Labour Law South Africa

Labour Law and Employment Contracts in South Africa

Labour law in South Africa developed a lot from the original Industrial Conciliation Act of the early 1900s and became one of the first areas of law to undergo major changes after the 1994 election. The Labour Relations Act of 1995 marked a watershed moment in labour history. It was significantly amended in 2002 to address the changing employment relations in the country.

Apart from the Labour Relations Act, the Occupational Health & Safety Act of 1992, Compensation for Occupational Injuries & Diseases Act of 1993, Employment Equity Act of 1998, Basic Conditions of Employment Act of 1997 (BCEA) and the amended Basic Conditions of Employment Act of 2002, in addition to the Skills Development Act of 1998, and Unemployment Insurance Act of 2001 govern labour law in South Africa. Moreover, South Africa’s labour law has several sources, including legislation, common law, collective agreements and judicial precedent, in addition to legal reports.

The above acts cover employees working inside and outside of South Africa and are applicable to the employees in the country, irrespective of their nationalities or the nationalities of the employers. The above acts covering labour law in South Africa are supported by the NEDLAC Statutory Codes of Practice and may also be supported by other codes of practice. Although the codes of practice are not directly legally binding, should there be disputes in a specific industry between an employer and employee/s, the Court will also review and consider the codes of practice. Collective agreements are enforceable to ensure that negotiations between organised labour and employers can be binding.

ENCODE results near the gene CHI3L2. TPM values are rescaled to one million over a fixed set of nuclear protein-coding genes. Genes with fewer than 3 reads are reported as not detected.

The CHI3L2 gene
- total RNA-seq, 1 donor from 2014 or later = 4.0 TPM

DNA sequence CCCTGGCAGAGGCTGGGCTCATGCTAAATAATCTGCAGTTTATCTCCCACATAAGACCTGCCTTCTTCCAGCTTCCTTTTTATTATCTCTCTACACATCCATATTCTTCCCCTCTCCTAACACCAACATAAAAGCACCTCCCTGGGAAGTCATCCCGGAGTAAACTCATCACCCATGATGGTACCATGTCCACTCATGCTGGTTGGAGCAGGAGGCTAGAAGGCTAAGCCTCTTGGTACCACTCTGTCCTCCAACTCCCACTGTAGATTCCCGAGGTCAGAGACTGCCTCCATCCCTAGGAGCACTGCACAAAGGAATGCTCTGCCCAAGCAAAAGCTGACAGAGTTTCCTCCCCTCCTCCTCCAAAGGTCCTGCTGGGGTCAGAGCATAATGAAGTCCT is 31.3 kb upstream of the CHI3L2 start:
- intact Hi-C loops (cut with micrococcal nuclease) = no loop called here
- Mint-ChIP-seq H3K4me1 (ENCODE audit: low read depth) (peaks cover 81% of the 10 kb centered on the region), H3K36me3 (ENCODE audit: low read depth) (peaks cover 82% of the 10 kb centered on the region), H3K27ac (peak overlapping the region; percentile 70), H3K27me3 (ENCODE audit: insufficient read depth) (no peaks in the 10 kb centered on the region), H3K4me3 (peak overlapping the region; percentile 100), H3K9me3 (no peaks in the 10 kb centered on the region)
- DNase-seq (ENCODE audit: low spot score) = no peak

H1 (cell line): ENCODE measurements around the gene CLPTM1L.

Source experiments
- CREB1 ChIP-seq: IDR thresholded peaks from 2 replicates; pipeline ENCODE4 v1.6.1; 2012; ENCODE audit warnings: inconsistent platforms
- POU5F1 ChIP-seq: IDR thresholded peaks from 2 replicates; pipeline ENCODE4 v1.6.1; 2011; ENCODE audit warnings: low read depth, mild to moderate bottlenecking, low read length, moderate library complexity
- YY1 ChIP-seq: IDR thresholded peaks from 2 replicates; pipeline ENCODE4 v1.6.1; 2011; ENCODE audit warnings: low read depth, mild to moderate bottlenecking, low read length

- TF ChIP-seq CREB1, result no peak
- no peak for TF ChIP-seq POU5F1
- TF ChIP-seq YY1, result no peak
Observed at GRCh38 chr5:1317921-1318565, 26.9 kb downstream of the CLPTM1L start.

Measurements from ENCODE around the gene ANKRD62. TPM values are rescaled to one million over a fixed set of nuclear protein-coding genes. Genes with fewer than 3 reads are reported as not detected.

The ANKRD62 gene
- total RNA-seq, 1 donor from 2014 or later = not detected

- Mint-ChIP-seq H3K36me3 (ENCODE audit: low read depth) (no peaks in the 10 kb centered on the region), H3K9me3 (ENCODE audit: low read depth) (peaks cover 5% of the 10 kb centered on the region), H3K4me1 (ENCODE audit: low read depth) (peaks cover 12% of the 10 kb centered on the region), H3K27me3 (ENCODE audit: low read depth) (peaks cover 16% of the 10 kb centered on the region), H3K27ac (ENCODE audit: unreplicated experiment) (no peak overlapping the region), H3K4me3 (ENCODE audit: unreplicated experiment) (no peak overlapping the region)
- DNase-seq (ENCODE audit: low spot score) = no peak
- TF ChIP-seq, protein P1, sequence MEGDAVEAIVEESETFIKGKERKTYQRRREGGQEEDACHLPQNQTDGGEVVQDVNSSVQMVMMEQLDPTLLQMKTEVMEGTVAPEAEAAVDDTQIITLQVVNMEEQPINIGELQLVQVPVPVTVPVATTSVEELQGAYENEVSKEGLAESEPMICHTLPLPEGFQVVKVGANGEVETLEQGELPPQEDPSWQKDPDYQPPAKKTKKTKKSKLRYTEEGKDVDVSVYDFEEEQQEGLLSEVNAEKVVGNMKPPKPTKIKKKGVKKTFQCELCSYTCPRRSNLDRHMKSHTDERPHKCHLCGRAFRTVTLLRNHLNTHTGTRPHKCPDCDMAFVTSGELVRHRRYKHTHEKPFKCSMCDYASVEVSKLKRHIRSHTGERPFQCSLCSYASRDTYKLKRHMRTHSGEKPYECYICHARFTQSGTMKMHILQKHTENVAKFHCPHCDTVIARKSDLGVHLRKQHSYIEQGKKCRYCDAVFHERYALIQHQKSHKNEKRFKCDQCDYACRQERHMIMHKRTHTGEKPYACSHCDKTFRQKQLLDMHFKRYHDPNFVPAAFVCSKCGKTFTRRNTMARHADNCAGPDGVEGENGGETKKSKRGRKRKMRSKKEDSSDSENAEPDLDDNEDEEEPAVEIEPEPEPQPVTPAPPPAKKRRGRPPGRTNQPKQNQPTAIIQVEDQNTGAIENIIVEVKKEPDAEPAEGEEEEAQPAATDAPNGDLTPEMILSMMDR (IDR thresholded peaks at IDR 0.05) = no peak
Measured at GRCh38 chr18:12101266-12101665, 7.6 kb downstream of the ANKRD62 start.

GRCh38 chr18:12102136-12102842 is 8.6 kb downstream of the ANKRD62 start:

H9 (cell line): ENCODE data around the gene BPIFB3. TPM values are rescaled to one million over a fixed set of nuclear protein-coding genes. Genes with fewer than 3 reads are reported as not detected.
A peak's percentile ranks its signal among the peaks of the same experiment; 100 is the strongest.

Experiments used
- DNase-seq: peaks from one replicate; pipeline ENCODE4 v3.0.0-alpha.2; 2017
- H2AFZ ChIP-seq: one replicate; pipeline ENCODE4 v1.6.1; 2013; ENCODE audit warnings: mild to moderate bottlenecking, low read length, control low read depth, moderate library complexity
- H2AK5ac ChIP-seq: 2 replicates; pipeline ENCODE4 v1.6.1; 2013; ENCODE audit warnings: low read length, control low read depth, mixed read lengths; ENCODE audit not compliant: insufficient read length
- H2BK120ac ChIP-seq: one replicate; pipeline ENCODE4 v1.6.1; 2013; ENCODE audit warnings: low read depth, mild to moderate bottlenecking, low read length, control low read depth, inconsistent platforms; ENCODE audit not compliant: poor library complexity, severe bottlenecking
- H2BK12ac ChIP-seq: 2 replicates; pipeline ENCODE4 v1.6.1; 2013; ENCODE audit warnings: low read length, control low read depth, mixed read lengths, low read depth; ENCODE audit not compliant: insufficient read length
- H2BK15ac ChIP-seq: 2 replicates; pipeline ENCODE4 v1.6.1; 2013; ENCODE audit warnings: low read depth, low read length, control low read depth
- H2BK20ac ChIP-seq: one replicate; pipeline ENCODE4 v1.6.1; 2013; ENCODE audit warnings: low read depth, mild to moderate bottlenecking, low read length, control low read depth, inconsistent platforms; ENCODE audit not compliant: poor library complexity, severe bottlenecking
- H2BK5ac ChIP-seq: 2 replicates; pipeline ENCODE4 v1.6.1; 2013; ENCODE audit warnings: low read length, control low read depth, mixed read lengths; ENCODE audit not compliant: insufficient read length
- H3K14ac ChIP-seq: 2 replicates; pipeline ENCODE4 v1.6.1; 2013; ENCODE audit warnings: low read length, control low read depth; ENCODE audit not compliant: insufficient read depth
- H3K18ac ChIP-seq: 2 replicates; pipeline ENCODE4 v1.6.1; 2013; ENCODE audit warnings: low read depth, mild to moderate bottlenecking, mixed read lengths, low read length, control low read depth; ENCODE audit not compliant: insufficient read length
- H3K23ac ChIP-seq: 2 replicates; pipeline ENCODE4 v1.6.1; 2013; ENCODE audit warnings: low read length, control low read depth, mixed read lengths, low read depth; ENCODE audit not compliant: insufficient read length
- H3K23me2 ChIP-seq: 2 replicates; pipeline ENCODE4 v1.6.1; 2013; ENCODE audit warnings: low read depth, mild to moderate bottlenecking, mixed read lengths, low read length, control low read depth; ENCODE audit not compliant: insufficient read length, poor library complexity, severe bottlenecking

The Importance of Employment Contracts in South Africa

The employment contract forms an integral part of labour law in South Africa. Though a written contract of employment is recommended, it is unnecessary for a valid employment relationship to exist. It is, however, important to note that the BCEA makes it necessary for the employer to provide the employee with written particulars upon commencement of employment to create confidence in the employment relationship and to protect the employee against exploitation. As such, the employment contract should be created early on as it will not only protect the employee, but ensure that the employee understands the employer’s disciplinary rules. The employment contract binds both parties legally and should include details regarding the start of employment, termination of employment and payment aspects.

The BCEA describes the written details that should be included in such a contract as follows:

  • Employer’s name and address.
  • Name of the employee.
  • Employee occupation and job description.
  • Place of work.
  • The date on which the employment starts.


The contract should also stipulate particulars regarding the ordinary work hours and days, in addition to the wage and how it is calculated, rates regarding overtime, and any other payments relevant to the employment relationship. It is furthermore necessary to indicate the date upon which wage payment can be expected, deductions from the earnings, number of leave days to which the employee is entitled and the type of leave, termination notice period, bargaining council codes governing the relationship, and documents forming part of the employment agreement.

There are basically fixed term and indefinite term employment contracts. The first refers to employment agreements where the duration of employment is clearly stated and termination of the agreement cannot be made during the employment period, unless there is a valid and legally allowable reason. The latter refers to an employment contract where the ending date of the contract is not stipulated. The agreement is in place until it is terminated by means of reasonable notice from one of the parties – when one of the parties dies, the employer becomes insolvent, employee retires, or one of the parties choose to end the agreement because of a fundamental breach in the agreement.

Contact us at or on 011 234 2125 for professional legal advice and assistance regarding any aspects of labour law in South Africa including the reviewing and drafting of employment contracts.


NB this article is for information purposes only and does not constitute legal advice. You are advised to consult with us before using/relying on this information.

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